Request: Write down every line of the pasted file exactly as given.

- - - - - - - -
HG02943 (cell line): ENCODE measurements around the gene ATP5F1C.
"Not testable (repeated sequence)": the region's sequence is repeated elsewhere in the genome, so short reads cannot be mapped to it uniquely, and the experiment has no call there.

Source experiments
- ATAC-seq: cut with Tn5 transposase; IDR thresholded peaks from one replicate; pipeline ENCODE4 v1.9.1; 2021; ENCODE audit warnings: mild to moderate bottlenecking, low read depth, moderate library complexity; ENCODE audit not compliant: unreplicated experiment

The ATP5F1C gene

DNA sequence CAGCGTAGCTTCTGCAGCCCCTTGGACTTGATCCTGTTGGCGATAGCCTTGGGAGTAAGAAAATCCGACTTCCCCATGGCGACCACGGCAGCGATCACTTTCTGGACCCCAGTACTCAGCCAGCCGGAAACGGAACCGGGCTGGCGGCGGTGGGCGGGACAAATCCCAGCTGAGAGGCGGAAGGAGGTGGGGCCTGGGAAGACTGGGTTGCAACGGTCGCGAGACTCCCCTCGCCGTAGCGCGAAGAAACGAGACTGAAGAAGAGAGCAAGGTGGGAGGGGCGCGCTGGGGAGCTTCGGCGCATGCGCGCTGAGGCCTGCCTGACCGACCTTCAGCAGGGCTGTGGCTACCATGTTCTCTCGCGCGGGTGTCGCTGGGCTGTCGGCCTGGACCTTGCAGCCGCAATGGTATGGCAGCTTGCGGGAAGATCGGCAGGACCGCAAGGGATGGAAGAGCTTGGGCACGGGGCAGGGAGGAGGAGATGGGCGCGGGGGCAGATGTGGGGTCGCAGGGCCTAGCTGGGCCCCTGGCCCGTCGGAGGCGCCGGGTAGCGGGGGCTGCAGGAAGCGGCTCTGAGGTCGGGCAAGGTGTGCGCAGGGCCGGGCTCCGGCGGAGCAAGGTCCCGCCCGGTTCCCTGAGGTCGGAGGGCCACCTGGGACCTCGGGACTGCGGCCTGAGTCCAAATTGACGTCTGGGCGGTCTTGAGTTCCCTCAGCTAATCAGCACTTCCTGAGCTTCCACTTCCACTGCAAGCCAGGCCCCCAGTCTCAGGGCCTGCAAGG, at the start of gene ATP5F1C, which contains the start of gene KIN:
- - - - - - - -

HG02943 (cell line): ENCODE measurements around the gene ATP5F1C.
"Not testable (repeated sequence)": the region's sequence is repeated elsewhere in the genome, so short reads cannot be mapped to it uniquely, and the experiment has no call there.

Source experiments
- ATAC-seq: cut with Tn5 transposase; IDR thresholded peaks from one replicate; pipeline ENCODE4 v1.9.1; 2021; ENCODE audit warnings: mild to moderate bottlenecking, low read depth, moderate library complexity; ENCODE audit not compliant: unreplicated experiment

The ATP5F1C gene

DNA sequence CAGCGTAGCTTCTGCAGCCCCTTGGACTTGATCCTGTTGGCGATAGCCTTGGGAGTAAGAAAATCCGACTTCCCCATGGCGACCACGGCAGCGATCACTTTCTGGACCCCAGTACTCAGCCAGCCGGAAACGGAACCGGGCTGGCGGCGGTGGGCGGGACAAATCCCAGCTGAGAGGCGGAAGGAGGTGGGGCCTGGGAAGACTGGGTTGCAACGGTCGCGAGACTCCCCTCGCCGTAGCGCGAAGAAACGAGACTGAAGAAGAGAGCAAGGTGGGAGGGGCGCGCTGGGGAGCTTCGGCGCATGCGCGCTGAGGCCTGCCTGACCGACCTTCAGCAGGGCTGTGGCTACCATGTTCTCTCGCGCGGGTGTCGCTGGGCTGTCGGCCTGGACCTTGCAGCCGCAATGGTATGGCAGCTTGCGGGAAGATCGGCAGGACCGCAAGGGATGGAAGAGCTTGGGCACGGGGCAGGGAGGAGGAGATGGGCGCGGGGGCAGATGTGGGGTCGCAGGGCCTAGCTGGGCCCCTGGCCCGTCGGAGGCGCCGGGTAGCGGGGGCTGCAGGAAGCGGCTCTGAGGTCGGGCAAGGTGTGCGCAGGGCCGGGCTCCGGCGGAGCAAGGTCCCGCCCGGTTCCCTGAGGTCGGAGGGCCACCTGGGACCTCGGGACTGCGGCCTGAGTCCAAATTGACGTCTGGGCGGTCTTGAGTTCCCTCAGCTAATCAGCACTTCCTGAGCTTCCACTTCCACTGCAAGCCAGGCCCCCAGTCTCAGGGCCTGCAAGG, at the start of gene ATP5F1C, which contains the start of gene KIN: